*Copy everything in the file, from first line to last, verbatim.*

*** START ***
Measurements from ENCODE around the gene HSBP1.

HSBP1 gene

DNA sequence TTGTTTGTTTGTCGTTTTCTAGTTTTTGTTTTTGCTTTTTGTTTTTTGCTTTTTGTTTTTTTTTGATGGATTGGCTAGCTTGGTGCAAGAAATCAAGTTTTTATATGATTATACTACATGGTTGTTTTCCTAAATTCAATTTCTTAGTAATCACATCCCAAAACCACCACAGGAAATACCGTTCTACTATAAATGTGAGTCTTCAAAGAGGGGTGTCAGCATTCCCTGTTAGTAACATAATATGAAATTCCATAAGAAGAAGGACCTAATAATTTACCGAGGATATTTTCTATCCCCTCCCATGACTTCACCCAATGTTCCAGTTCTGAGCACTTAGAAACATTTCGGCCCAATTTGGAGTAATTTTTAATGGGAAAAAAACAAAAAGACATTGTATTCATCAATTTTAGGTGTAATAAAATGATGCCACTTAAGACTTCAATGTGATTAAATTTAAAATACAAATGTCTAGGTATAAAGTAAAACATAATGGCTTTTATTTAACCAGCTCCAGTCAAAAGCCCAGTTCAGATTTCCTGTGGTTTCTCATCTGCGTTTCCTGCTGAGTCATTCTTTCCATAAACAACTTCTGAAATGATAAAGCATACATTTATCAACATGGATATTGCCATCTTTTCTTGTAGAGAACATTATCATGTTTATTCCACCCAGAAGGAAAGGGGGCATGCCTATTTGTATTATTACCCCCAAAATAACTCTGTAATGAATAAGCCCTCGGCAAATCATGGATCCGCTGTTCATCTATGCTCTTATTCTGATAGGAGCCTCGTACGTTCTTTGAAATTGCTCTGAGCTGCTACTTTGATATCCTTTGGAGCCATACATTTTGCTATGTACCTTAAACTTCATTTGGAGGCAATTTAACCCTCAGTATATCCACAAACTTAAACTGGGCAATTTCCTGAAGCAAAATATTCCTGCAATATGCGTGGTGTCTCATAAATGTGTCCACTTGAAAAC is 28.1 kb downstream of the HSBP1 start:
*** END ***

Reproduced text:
Measurements from ENCODE around the gene HSBP1.

HSBP1 gene

DNA sequence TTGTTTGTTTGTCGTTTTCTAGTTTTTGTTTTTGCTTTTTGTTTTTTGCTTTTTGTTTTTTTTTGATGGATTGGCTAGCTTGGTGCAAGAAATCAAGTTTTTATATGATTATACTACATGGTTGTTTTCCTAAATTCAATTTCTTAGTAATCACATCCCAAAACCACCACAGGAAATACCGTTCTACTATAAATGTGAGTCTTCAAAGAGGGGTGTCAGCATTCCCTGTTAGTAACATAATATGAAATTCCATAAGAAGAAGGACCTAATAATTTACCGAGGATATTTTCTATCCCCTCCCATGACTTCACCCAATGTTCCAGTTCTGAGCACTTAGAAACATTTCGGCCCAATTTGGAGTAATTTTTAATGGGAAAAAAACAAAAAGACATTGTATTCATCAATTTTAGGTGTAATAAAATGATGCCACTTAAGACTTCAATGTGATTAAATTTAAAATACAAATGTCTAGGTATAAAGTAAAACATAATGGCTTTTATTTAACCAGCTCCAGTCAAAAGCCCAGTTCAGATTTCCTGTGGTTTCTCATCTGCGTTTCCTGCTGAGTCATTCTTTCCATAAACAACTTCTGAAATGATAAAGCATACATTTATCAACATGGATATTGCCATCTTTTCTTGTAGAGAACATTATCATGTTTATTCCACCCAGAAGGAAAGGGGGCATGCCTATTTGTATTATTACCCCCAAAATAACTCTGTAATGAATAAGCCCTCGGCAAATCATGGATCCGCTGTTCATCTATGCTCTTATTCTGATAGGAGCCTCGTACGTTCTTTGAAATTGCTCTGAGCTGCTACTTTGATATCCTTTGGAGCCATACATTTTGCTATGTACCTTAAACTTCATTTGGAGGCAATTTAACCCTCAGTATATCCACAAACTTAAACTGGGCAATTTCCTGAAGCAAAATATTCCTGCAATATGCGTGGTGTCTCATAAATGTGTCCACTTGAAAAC is 28.1 kb downstream of the HSBP1 start: